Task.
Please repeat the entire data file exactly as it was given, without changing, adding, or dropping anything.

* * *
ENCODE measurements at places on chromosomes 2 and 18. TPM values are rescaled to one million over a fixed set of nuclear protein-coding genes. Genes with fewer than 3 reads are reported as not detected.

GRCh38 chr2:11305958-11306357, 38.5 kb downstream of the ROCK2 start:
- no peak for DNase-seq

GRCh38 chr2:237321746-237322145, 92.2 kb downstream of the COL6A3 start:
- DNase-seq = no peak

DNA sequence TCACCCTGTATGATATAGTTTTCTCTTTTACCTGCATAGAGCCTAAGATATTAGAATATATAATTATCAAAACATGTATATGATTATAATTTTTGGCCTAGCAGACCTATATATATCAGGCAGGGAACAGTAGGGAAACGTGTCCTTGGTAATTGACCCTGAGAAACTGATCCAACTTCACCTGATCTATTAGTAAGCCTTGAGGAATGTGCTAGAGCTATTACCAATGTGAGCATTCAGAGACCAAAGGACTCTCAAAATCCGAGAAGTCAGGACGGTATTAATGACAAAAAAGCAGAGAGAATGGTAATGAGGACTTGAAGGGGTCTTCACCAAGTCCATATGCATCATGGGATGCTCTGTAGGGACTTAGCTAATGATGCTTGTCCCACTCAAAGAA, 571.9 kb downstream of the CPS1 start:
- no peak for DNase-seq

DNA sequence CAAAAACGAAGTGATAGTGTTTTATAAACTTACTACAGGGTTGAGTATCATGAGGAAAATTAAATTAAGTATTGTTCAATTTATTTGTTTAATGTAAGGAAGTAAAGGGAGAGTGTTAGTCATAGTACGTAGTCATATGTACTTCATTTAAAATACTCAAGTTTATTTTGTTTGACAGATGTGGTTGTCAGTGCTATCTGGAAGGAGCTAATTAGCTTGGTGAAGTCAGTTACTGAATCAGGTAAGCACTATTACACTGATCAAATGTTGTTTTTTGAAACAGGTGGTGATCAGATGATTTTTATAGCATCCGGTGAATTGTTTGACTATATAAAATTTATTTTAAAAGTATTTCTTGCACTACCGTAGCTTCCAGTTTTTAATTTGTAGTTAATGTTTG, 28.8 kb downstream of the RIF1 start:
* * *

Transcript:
ENCODE measurements at places on chromosomes 2 and 18. TPM values are rescaled to one million over a fixed set of nuclear protein-coding genes. Genes with fewer than 3 reads are reported as not detected.

GRCh38 chr2:11305958-11306357, 38.5 kb downstream of the ROCK2 start:
- no peak for DNase-seq

GRCh38 chr2:237321746-237322145, 92.2 kb downstream of the COL6A3 start:
- DNase-seq = no peak

DNA sequence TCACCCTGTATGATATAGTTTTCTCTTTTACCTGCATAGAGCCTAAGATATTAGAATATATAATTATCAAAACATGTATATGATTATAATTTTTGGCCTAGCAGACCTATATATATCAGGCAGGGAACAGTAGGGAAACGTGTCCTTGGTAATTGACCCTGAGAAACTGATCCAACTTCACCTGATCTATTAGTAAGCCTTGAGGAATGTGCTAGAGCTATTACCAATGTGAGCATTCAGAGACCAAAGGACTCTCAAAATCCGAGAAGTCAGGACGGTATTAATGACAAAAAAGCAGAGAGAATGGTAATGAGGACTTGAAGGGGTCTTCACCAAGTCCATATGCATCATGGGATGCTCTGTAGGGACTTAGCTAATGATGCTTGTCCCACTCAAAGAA, 571.9 kb downstream of the CPS1 start:
- no peak for DNase-seq

DNA sequence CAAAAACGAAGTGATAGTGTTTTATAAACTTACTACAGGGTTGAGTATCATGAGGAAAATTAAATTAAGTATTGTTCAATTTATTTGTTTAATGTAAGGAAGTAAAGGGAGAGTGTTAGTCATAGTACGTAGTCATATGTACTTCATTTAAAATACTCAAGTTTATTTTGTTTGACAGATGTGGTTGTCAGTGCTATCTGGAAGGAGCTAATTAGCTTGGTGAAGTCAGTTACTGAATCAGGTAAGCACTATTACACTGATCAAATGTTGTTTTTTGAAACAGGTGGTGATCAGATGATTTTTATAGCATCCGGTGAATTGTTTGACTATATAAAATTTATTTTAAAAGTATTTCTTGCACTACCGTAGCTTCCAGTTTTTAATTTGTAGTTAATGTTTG, 28.8 kb downstream of the RIF1 start: